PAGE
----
Greens’ blockade of the safeguard mechanism alarms investors

“When you lined up with the Liberals last time, to block the Carbon Pollution Reduction Scheme, what we saw was more emissions for longer because you voted with them,” she said.

“I’m proud of what we’re doing on this side to bring down carbon pollution.

“I’d like to say to the Greens that the best thing they can do to see emission reductions in this country is to back the safeguard mechanism. This is a legislated path that sees us reducing emissions by 43 per cent by 2030 on a credible path to net zero.”

Environment Minister Tanya Plibersek took aim at the Greens in question time on Thursday.

Environment Minister Tanya Plibersek took aim at the Greens in question time on Thursday.Credit:James Brickwood

The Greens and the Coalition voted against the Labor emissions trading scheme in 2009, delaying action by several years, but the Greens later negotiated with Labor to pass a carbon pricing scheme that came into force in 2012. This was repealed by the Coalition in 2014.

Bandt has not released his proposed change to the Safeguard Mechanism (Crediting) Amendment Bill 2022 and experts said it was not clear how the provisions could be changed to impose an outright ban on new coal and gas.

Australian Conservation Foundation climate program manager Gavan McFadzean said the more logical approach would be to change the Environment Protection and Biodiversity Conservation Act to rule out projects that produced more than 100,000 tonnes of carbon each year, the threshold for the safeguard mechanism.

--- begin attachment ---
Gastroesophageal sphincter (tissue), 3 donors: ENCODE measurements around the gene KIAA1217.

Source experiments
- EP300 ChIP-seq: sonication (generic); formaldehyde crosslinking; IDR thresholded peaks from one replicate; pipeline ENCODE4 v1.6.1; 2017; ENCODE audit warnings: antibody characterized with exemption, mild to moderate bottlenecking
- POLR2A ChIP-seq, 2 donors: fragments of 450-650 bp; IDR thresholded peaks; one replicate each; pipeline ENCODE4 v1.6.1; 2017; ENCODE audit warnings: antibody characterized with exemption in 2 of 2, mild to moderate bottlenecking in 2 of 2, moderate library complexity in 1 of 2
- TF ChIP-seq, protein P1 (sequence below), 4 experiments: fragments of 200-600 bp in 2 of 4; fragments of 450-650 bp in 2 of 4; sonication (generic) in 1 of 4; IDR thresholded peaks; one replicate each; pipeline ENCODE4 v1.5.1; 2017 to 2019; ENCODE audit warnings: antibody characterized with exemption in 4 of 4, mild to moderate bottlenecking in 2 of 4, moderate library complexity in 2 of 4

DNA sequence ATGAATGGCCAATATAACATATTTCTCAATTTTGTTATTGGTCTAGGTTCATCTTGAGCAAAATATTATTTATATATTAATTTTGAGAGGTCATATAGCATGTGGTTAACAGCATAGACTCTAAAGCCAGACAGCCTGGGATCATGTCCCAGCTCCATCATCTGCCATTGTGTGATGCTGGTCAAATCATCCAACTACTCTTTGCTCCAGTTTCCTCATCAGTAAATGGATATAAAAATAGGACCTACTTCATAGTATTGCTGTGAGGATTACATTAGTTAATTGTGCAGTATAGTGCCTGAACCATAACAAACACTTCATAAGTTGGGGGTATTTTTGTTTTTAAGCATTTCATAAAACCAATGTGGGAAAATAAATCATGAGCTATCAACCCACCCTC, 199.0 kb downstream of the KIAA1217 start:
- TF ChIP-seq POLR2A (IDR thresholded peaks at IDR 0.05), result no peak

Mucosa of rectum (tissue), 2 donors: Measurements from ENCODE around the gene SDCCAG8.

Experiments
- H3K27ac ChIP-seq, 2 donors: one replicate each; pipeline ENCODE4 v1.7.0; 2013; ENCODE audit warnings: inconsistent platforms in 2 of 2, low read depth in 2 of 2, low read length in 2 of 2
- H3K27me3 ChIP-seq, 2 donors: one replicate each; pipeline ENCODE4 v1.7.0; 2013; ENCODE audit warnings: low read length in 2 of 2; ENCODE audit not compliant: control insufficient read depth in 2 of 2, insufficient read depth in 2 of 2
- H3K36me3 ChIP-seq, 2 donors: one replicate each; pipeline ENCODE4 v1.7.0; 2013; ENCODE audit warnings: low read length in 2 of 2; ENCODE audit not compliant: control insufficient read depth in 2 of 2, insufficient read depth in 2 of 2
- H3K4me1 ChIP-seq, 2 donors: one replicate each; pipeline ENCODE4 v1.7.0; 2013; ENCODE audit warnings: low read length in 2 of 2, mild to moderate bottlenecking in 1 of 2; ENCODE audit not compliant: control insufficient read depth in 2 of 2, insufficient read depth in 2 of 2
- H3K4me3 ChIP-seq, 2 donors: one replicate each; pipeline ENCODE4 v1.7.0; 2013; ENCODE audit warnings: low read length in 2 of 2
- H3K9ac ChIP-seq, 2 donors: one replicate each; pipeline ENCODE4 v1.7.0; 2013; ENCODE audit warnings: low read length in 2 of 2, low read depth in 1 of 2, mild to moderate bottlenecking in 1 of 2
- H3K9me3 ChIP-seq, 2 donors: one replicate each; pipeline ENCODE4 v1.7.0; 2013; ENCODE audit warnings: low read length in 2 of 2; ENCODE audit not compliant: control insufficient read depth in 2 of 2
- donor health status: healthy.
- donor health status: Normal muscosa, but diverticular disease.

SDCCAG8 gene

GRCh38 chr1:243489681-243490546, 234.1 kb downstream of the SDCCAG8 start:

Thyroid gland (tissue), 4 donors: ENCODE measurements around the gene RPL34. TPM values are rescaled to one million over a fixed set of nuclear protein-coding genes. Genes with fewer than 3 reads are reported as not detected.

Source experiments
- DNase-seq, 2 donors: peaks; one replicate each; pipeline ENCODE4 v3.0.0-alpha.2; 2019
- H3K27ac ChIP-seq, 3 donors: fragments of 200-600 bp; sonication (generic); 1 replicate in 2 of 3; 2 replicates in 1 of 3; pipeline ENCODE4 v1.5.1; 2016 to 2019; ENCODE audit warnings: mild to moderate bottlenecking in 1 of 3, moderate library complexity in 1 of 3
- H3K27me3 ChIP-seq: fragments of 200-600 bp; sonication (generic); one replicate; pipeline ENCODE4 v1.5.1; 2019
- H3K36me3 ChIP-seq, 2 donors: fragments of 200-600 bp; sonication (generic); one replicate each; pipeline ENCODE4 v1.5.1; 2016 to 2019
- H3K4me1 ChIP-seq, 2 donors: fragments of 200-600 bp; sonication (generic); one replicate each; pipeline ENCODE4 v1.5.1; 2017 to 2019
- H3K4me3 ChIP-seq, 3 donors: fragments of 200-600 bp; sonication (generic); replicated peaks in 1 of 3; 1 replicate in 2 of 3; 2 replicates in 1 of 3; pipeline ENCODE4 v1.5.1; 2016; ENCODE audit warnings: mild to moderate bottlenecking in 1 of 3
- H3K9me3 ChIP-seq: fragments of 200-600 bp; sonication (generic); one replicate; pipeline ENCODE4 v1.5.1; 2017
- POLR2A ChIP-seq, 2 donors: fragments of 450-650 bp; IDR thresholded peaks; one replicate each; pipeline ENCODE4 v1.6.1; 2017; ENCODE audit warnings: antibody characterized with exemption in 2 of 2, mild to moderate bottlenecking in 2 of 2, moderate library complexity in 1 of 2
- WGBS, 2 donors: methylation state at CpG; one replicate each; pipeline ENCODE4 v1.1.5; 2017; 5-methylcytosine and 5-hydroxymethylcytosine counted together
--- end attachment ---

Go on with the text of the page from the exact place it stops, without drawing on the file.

“We want to see [the safeguard mechanism] happen and go ahead on July 1, but the design Labor has put up is really inadequate – it is not as good as it needs to be,” McFadzean said.

The foundation is seeking a change to phase out the use of offsets that allow big emitters to buy permits rather than cut their total emissions.

The Greens push for a ban on new coal and gas projects has also raised doubts over whether it is too late to stop new gas projects that are yet to be finished but have cleared some primary environmental checks and have investment commitments of billions of dollars.


Woodside has gained primary approvals for the new Scarborough gas field and the expansion of the Pluto gas field with a total investment of more than $17 billion, while Santos has cleared some but not all regulatory hurdles for its Narrabri gas field in northern NSW and Shell has committed to the Crux field at a cost of several billion dollars.

Asked if a ban on new projects would trigger lawsuits by companies against the federal government, Bandt said he was calling for a prospective change to the law, not a retrospective ban.

The Investor Group on Climate Change and the Carbon Market Institute support changes to the safeguard mechanism to enforce greater cuts to emissions, but Jackson said the danger of a repeat of the 2009 veto “keeps me up at night” because the politics in Canberra made progress so difficult.

“That’s what’s holding Australia back and that’s what international markets see – they see confusion, they see delay, they see no progress and therefore they see no investment opportunity,” he said.


“The real challenge for Australia is how we get new investment into new industries, new technologies and new jobs.

“And the only sensible – but modest – proposal that’s on the table at the moment to actually deliver that is the current government’s proposed safeguard mechanism.”

Bandt repeated his call for the coal and gas ban on Thursday but did not say the Greens would vote down the package if they did not get their way.

Asked whether he had a draft amendment to get the changes he sought, Bandt said he was open to proposals from the government on how to amend the bill.

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